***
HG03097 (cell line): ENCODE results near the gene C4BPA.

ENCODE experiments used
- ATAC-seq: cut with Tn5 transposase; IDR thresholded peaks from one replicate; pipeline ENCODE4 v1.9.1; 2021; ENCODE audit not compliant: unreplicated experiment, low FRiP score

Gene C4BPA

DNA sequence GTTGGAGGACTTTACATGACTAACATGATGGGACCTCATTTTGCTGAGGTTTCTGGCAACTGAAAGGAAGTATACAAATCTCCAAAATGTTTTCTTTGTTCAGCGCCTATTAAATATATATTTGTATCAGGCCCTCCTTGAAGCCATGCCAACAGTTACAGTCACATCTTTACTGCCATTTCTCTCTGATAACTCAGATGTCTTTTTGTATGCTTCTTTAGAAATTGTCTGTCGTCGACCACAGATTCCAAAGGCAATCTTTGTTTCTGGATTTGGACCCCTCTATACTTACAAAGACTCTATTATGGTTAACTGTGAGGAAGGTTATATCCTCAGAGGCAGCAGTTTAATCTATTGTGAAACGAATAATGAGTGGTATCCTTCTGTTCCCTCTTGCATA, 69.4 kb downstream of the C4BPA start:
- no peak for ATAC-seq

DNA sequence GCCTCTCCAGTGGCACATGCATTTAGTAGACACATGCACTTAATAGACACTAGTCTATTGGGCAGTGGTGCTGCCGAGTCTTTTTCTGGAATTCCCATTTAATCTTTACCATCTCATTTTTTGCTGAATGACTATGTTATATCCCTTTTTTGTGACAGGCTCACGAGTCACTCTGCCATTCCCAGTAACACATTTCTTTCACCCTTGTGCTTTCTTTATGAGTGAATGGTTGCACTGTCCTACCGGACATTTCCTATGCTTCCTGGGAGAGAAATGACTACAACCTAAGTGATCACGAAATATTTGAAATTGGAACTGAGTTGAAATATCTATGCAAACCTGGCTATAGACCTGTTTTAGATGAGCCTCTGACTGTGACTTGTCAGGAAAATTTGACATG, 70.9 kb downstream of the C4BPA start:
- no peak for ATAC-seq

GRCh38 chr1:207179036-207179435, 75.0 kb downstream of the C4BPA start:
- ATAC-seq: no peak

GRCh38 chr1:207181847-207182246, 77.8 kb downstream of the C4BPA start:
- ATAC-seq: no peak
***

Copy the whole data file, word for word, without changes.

HG03097 (cell line): ENCODE results near the gene C4BPA.

ENCODE experiments used
- ATAC-seq: cut with Tn5 transposase; IDR thresholded peaks from one replicate; pipeline ENCODE4 v1.9.1; 2021; ENCODE audit not compliant: unreplicated experiment, low FRiP score

Gene C4BPA

DNA sequence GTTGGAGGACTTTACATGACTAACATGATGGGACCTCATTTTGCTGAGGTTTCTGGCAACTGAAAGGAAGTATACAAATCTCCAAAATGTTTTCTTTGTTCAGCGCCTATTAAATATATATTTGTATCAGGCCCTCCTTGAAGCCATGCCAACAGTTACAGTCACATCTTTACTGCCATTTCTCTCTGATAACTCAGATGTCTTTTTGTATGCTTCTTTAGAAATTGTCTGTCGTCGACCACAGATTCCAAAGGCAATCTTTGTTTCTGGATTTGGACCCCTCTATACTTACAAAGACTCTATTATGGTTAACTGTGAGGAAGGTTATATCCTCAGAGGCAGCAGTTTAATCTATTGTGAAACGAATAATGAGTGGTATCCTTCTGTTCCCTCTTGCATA, 69.4 kb downstream of the C4BPA start:
- no peak for ATAC-seq

DNA sequence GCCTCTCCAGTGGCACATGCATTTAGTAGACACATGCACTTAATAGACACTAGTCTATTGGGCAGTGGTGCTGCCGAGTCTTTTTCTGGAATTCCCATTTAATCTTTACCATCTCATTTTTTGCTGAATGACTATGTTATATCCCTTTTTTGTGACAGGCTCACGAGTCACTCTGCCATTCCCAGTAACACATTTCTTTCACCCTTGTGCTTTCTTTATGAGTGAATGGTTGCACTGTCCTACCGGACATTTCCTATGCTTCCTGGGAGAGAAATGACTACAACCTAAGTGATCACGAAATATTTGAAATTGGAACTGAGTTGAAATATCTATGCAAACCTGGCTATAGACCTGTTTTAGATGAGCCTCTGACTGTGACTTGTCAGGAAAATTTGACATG, 70.9 kb downstream of the C4BPA start:
- no peak for ATAC-seq

GRCh38 chr1:207179036-207179435, 75.0 kb downstream of the C4BPA start:
- ATAC-seq: no peak

GRCh38 chr1:207181847-207182246, 77.8 kb downstream of the C4BPA start:
- ATAC-seq: no peak